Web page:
An unofficial and experimental Ethereum standard, tentatively named “ERC-404,” is currently in development and aiming to merge the functionalities of fungible and non-fungible tokens (NFTs). The project is actively progressing towards submitting an Ethereum Improvement Proposal (EIP), as confirmed by one of its creators.

Crafted by developers operating under the aliases “ctrl” and “Acme” as part of the Pandora project, this innovative standard combines elements from both ERC-20 fungible tokens and ERC-721, the latter being commonly used for unique tokens like those found in the Bored Ape Yacht Club (BAYC) collection.

Despite its designation as ERC-404, it’s essential to note that the standard has not undergone formal auditing, and the “ERC” label is primarily nominal in nature.



In a conversation with Cointelegraph, ctrl, a developer involved in the creation of ERC-404, emphasized that obtaining approval for an Ethereum Improvement Proposal (EIP) is a process fraught with bureaucracy.


“It’s a lengthy process, there’s a lot of politics involved,” ctrl explained. “Usually, the process takes a couple of weeks.”

While remaining discreet about the specific individuals working on the proposal, ctrl hinted at their past success in similar endeavors, expressing confidence in their current progress towards submitting the EIP soon.

The objective of ERC-404 is to merge ERC-721 NFTs with ERC-20 tokens, thereby enabling the creation of what some refer to as fractionalized NFTs. These fractionalized NFTs would allow multiple wallet holders to collectively own a portion of a single NFT, such as those found in the Bored Ape Yacht Club (BAYC) collection. This fractional ownership would enable users to trade or stake their respective portions of the NFT for loans or other purposes.

According to the ERC-404 GitHub page, the standard is described as experimental, and the two standards it seeks to merge “are not designed to be mixed.” However, the project’s goal is to combine them in “as robust a manner as possible while minimizing tradeoffs.”

Despite this disclaimer, discussions persist regarding the safety of the project. A post shared on February 8 by a developer using the pseudonym “quit” raised concerns that NFTs utilizing the ERC-404 standard could potentially be susceptible to theft by ERC-404 tokenholders if deposited in a lending protocol that is not configured correctly for ERC-404.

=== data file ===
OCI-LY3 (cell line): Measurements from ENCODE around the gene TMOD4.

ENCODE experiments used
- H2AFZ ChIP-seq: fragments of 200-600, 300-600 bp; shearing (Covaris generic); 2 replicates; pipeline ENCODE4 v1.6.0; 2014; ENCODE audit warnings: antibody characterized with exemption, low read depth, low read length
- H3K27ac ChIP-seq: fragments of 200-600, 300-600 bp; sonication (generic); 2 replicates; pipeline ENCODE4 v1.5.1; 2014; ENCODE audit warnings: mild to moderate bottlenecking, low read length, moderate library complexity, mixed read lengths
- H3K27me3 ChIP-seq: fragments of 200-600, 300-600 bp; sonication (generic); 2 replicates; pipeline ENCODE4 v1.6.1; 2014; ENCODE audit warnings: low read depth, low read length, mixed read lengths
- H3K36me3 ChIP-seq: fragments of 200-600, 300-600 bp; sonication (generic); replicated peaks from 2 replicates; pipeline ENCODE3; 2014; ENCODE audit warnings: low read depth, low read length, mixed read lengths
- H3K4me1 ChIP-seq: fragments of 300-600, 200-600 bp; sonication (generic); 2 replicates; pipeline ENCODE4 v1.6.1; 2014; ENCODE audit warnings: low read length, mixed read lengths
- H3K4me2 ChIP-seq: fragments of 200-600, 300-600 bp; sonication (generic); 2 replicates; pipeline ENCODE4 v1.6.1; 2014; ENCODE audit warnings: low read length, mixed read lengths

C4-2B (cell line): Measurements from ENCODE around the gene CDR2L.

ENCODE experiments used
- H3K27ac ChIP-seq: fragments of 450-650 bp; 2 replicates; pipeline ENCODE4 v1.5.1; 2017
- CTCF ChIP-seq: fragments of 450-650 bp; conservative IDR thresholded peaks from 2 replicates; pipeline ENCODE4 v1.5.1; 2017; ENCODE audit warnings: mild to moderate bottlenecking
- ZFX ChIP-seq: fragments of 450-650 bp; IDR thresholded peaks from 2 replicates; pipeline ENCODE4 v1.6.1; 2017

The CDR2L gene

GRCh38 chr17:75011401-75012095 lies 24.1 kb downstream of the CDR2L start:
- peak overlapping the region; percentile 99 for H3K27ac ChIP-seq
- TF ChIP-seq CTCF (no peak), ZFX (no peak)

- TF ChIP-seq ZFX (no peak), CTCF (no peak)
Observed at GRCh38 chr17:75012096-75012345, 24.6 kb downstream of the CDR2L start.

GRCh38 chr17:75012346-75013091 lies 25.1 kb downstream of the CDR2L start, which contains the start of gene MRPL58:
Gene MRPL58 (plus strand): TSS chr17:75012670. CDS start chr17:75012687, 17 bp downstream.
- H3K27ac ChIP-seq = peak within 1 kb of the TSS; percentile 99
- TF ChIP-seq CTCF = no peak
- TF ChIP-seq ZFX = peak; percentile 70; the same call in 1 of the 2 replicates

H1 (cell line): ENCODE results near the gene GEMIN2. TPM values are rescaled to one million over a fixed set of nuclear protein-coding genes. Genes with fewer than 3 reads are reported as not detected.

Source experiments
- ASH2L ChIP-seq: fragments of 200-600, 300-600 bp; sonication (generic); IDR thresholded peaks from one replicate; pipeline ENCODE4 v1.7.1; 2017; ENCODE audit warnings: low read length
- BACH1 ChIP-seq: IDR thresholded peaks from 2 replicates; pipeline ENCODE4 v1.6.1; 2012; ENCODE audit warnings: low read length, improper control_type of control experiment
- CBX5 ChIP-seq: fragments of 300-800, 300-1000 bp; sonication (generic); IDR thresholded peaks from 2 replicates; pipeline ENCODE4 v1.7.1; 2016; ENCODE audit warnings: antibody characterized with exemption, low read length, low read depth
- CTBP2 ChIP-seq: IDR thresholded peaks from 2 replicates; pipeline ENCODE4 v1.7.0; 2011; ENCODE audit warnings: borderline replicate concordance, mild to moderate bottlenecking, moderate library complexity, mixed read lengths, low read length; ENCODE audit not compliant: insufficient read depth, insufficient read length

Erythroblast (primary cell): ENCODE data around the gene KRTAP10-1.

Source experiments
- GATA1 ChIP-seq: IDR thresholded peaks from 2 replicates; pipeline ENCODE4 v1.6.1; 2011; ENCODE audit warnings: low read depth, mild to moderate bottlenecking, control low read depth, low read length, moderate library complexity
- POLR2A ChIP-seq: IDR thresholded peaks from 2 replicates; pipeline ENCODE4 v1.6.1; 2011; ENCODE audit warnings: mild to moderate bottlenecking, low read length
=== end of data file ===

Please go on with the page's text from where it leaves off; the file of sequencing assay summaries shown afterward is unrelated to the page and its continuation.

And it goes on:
The developer argued that a misconfigured protocol might fail to distinguish between an ERC-404 NFT and ERC-404 tokens, potentially enabling token depositors to withdraw an NFT they do not rightfully own.



Ctrl dismissed the concerns raised in the post during an interview with Cointelegraph, asserting that quit “created a contract that improperly utilizes ERC-404,” thereby introducing a vulnerability.

“That’s akin to me sharing a photo of a car and detailing how I could break into it because the door is unlocked,” Ctrl remarked.

Crypto wallets from exchanges Binance and OKX have declared their support for ERC-404. Ctrl added that if quit’s apprehension was legitimate, “something would have already been exploited.” He stated that Pandora is currently undergoing an audit for a “more refined version of the standard that addresses integration.”

The first ERC-404 token, Pandora, was launched on February 5 by the project and has experienced a surge of over 1,850% in value within four days, boasting a market capitalization nearing $293 million, as reported by CoinGecko.

CoinGecko lists 12 additional projects that have debuted using ERC-404. Among them is a frog-themed replica of the DeGods NFT collection, which has accumulated a market capitalization nearing $30 million. Another project involves a collection of NFT pet rocks based on ERC-404.